# What counts as a target for Chain Spell?

The Chain Spell feat (Complete Arcane p76) can be used with:

Any spell that specifies a single target and has a range greater than touch...

What counts as a spell that specifies a single target? Does a ray that can only affect one creature count? What about a spell that can only affect one creature if cast at a particular caster level? (1 creature per 5 levels for example)

The only spells that are valid for use with Chain Spell are targeted spells that only target a single creature and have a range greater than Touch. A targeted spell is one with a "Target" line in its description.

As a few examples, feeblemind is valid because its description says:

Range: Medium (100 ft + 10 ft/level)

Target: One creature

Range: Medium (100 ft. + 10 ft./level)

Target: One living creature

Other spells which affect a single subject but are not targeted, such as enervation, cannot be used with Chain Spell. Nor can spells like slay living which target a single creature but have a range of Touch.

This was clarified in a FAQ entry on 5/20/2008, though it's no longer directly available due to several revisions to Wizards' website:

Can you use the Chain Spell metamagic feat on a spell with the ray effect type?

To use the Chain Spell metamagic feat, the spell you are applying it to must have a target entry in its spell description. Most rays do not have a target entry and cannot have the feat applied to them.

Spells can have one of three "what it does" parts to their description: Effect, Area, and Target.

Effect spells bring something into existence, however briefly, such as a summoned creature, wall, or a ray. Directly offensive Effect spells generally require attack rolls and don't allow saves to resist them. They can also be aimed at creatures you cannot perceive, provided you pick the right square.

Area spells affect the entire indicated area/volume, barring obstructions, regardless of your ability to perceive creatures or objects in the area. They generally allow saves and don't require attack rolls.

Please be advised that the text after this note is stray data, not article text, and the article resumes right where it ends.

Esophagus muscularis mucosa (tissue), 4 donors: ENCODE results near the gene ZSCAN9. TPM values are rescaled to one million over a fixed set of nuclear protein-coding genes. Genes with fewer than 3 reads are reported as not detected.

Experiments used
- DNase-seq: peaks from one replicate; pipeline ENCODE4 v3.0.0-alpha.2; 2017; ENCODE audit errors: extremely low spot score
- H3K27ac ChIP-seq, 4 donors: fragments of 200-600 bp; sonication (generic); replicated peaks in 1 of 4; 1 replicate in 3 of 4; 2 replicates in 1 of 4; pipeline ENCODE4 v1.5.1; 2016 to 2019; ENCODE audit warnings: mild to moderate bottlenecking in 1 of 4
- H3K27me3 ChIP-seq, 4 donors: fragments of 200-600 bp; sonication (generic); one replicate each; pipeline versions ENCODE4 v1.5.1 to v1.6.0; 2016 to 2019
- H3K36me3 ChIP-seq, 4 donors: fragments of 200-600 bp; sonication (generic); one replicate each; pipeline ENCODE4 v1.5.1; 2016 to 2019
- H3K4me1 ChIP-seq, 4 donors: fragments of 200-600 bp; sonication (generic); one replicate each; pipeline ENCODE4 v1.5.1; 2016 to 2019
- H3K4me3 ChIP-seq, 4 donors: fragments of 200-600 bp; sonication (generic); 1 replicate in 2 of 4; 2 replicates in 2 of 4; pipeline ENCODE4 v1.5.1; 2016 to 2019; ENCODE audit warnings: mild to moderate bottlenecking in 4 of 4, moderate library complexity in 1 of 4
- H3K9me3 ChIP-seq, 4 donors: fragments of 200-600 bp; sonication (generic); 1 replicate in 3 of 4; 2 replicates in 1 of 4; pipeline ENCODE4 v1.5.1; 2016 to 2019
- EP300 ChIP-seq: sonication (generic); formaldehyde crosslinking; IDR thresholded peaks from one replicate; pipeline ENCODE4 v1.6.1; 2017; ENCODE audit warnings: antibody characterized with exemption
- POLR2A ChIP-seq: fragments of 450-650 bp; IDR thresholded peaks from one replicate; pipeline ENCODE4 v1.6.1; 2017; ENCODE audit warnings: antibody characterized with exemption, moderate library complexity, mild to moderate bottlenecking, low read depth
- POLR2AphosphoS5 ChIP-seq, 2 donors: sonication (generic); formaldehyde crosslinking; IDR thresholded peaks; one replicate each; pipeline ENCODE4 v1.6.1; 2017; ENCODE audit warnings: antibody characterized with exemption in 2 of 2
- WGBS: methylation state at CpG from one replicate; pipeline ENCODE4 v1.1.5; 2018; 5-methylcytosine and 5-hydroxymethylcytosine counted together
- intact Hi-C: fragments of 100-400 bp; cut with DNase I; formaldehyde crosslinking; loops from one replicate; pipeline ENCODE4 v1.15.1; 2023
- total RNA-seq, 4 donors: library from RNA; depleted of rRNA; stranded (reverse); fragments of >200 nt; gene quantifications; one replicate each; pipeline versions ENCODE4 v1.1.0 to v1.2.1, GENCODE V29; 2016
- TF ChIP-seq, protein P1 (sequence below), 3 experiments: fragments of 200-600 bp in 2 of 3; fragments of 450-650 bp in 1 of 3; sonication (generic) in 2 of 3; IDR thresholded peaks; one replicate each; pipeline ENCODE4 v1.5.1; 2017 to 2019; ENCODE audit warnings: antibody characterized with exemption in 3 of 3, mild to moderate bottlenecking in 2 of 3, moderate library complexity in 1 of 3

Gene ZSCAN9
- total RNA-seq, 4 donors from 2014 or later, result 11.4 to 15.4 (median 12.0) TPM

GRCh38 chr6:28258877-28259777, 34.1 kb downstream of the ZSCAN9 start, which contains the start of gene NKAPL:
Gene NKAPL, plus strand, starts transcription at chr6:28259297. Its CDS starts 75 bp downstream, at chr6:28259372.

Target spells directly target specific subjects and don't require attack rolls unless their range is Touch. You cannot cast them on creatures you cannot perceive, even if you know what square they are in, unless you can also touch them.

• Are you sure about slow? It seems to specify one or more targets not solely one target. That is, just because the caster can opt to target only one subject doesn't mean the spell specifies a single target. – Hey I Can Chan Apr 30 '17 at 22:08
• I'm not convinced that "[a] spell that specifies a single target" is only spells with a target line. Rays that can affect a single creature seem to specify a single target. Example of one that mentions targeting: langour (SpC 130): "You must succeed on a ranged touch attack with the ray to strike a target. This ray causes creatures it hits..." (This is actually the spell that this question sprang from) – Chemus Apr 30 '17 at 22:21
• @Chemus RAW, it's only spells with a Target line. RAI, this is to prevent, among other things, having to roll and resolve 9-21 attack rolls, to say nothing of the abuse a chained disintegrate would cause. – Karelzarath Apr 30 '17 at 22:24
• @Chemus If a druid can modify with the feat Chain Spell the spell languor, can the druid likewise modify blinding spittle (SpC 32)? Because that is worth doing. – Hey I Can Chan Apr 30 '17 at 22:25
• @HeyICanChan Read DMGII, p42 re: Chained Enervate. There's precedent in the rules for this. Regarding the blinding spittle? It appears to specify a single target with a range greater than touch... that's not bad for a 5th level slot. – Chemus Apr 30 '17 at 22:30

# Yes...er, No... er, what?

This feat has sparked debate for several years. The core of the matter is the definition of "...specifies a single target..."